Petscop Analysis

by Tron Kurosawa 3 years ago in horror

Games as Transmedia Methods of Storytelling

Petscop Analysis
Player character encountering the oddly-mirrored "Quitter's Room".

I heard about Petscop from a Game Theory video. The subtitle for the video was, "The Scariest Game You'll Never Play." And I thought instantly, that's bullshit, click-bait. I've deleted tons of crappy emails or scrolled while rolling my eyes past tons of comments of what they call "creepy pasta," that is, cut-and-pasted, internet-circulated horror stories, often having to do with urban legends about haunted video games.

But Game Theory does not let me down. Petscop is not just another pointless creepy pasta. What I witnessed is basically a new kind of storytelling, involving a blending of the arts of film-making and game design. Petscop may seem random, pointless, and kind of baffling, but the creator of the game is clearly making an artistic statement, using the game to prompt discussion and raise awareness on an issue that is obviously very important to him.

The pink thing, which is sometimes red, is called "Tool" and you can ask it questions. Is it a representation of a child struggling during "rebirthing" therapy? Or perhaps it represents something else altogether.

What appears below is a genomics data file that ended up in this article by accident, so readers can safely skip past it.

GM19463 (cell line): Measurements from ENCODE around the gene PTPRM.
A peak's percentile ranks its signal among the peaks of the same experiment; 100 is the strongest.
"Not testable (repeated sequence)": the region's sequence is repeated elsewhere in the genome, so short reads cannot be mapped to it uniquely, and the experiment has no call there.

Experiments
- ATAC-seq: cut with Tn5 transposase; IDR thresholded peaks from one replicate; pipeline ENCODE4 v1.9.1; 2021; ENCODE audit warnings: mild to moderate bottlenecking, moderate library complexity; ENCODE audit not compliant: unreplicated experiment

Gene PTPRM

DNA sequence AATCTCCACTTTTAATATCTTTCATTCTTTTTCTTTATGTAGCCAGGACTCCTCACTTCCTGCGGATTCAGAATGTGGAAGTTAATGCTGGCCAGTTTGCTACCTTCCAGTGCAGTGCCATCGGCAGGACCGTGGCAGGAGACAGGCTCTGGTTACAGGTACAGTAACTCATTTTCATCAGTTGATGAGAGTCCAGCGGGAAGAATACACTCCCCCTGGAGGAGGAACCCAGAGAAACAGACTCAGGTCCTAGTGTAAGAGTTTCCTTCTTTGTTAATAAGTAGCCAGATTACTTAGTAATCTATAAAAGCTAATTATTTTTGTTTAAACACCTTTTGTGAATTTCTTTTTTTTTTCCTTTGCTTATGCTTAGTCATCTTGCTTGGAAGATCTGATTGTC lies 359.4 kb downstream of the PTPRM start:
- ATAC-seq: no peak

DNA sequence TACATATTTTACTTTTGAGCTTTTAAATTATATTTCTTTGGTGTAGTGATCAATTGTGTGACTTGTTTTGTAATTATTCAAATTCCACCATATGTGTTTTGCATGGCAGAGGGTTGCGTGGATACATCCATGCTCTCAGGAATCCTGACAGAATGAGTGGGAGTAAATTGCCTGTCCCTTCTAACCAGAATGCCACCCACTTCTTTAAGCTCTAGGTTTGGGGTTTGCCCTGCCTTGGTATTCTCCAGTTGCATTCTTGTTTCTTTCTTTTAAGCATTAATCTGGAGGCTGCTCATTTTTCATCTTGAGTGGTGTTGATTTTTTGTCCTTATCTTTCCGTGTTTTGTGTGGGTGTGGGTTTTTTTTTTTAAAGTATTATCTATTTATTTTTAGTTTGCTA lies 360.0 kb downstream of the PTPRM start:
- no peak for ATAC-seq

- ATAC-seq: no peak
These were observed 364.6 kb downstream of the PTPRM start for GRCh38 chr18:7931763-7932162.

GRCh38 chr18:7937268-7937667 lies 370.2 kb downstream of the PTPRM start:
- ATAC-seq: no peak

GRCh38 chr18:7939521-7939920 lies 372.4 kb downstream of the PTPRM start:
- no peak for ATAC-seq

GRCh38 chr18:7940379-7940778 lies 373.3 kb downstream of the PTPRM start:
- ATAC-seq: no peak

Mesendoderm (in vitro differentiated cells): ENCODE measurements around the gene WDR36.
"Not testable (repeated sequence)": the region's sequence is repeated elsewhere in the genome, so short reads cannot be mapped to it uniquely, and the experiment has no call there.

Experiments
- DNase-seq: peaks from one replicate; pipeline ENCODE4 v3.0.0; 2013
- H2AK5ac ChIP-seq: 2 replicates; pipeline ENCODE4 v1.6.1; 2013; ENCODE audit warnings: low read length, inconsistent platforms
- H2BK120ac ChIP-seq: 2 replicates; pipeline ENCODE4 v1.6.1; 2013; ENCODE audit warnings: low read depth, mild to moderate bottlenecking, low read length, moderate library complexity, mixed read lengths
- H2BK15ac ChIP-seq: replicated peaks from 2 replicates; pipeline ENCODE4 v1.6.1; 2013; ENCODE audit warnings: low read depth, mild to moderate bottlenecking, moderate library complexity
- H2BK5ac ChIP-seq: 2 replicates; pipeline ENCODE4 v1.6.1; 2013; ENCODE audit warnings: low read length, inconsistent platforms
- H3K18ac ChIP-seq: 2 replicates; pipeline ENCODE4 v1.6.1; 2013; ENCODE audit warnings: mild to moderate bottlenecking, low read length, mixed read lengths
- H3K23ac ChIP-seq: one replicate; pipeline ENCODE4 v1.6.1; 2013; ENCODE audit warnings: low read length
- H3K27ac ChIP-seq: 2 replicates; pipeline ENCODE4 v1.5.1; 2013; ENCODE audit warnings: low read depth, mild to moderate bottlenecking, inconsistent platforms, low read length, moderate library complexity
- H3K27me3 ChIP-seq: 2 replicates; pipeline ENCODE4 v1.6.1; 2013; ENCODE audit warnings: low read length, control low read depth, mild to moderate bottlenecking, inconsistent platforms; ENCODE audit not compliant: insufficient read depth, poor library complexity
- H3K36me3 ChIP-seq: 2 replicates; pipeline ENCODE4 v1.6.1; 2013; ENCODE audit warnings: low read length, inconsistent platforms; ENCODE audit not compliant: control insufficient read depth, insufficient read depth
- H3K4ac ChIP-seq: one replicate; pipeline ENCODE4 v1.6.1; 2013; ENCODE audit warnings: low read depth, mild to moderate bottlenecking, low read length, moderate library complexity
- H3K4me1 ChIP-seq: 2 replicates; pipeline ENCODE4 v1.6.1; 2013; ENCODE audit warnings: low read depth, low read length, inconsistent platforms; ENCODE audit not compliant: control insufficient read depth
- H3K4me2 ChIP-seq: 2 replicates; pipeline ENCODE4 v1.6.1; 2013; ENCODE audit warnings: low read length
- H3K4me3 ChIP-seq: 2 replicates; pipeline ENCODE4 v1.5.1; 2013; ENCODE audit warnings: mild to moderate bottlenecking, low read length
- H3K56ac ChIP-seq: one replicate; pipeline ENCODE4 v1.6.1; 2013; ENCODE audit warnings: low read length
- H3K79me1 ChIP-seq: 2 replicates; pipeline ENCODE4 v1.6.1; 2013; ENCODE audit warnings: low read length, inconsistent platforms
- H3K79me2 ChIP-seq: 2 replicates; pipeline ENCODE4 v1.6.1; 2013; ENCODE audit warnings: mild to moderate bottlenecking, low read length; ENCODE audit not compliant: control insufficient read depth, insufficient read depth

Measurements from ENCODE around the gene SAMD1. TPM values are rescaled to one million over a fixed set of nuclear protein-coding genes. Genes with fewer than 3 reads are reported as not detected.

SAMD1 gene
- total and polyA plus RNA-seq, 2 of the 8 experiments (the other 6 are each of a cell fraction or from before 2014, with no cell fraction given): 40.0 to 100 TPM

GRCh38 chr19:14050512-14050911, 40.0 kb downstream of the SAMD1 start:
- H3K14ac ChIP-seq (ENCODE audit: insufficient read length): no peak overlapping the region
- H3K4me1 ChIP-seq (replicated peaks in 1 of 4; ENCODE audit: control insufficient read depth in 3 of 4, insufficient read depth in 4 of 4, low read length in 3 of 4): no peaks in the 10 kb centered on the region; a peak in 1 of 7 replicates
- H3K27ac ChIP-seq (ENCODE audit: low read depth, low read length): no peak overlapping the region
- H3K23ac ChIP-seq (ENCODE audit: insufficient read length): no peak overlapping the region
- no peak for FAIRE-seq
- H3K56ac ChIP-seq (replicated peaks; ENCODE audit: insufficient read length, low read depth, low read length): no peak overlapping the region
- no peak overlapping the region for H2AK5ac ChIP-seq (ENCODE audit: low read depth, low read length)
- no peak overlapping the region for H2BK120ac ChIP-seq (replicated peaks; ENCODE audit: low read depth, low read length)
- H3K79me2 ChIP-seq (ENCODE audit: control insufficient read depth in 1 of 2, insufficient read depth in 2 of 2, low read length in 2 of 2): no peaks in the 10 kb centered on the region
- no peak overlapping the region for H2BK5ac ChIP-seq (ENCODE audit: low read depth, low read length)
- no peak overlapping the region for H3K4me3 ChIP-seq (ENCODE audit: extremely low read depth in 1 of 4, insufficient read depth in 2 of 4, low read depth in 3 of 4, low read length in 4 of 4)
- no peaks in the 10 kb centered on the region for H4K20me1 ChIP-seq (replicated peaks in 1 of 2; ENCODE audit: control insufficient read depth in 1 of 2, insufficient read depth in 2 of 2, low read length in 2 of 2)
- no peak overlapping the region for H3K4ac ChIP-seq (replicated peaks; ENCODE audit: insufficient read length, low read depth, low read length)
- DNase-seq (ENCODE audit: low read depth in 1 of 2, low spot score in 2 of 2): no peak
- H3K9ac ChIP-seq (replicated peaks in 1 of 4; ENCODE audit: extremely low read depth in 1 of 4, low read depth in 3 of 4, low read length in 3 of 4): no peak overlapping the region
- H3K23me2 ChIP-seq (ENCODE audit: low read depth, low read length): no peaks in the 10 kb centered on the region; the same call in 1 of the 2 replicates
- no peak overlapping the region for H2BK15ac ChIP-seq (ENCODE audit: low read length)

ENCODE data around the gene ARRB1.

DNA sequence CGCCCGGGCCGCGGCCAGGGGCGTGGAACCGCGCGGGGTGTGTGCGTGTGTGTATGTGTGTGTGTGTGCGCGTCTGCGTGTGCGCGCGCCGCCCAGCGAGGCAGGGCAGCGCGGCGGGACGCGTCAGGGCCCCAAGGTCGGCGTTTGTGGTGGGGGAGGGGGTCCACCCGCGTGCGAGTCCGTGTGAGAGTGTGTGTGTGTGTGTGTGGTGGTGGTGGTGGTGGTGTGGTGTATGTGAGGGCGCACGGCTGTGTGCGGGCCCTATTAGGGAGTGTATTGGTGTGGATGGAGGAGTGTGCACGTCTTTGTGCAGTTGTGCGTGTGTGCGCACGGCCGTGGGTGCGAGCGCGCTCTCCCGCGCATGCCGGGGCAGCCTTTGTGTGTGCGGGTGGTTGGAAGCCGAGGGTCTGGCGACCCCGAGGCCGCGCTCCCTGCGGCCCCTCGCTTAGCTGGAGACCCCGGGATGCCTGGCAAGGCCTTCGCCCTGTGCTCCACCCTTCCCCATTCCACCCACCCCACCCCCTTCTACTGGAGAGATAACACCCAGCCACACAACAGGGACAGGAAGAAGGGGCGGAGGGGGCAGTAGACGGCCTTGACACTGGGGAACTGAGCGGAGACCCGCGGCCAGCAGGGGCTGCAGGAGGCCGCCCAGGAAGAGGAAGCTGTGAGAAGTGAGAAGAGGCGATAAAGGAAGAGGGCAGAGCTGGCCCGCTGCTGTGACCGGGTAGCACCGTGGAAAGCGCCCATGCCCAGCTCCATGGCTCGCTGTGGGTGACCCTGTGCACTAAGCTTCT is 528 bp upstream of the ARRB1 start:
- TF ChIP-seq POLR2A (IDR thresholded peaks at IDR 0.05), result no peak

So what IS Petscop?

Petscop is a game, for the first PlayStation, and also a series of YouTube videos (10 so far, as of this writing). What's neat is that the development company isn't real, and the person making the gameplay videos claims he "found" the game. But the video maker, who gave himself the name "Paul" in the game, seems to have too much of an insider's knowledge of the game. Very little surprises Paul, and he seems to know what to do a little too easily. Maybe he's just lucky. Or maybe he simply cut out the footage of numerous failures and setbacks. But it seems most likely that this "Paul" playing the game in the videos is the person who made the game.

Petscop starts off by showing us the "gift plane," a place with bright colors, and a series of rooms have puzzles in them that the player can solve to capture small creatures, so it feels odd, but similar to a game like Pokémon or Monster Rancher. There is some odd texts on signs, and some dead ends, but the gift plane doesn't seem that different from many "rated E for Everyone" kid's games.

Then you get down to a basement level, where everything is dark. This is called the "Newmaker plane." I seriously recommend that someone watch all the videos for themselves, and then watch the Game Theoryvideo on the subject, or check out the Wikia page on the game for information about fan theories about what different parts of the game mean.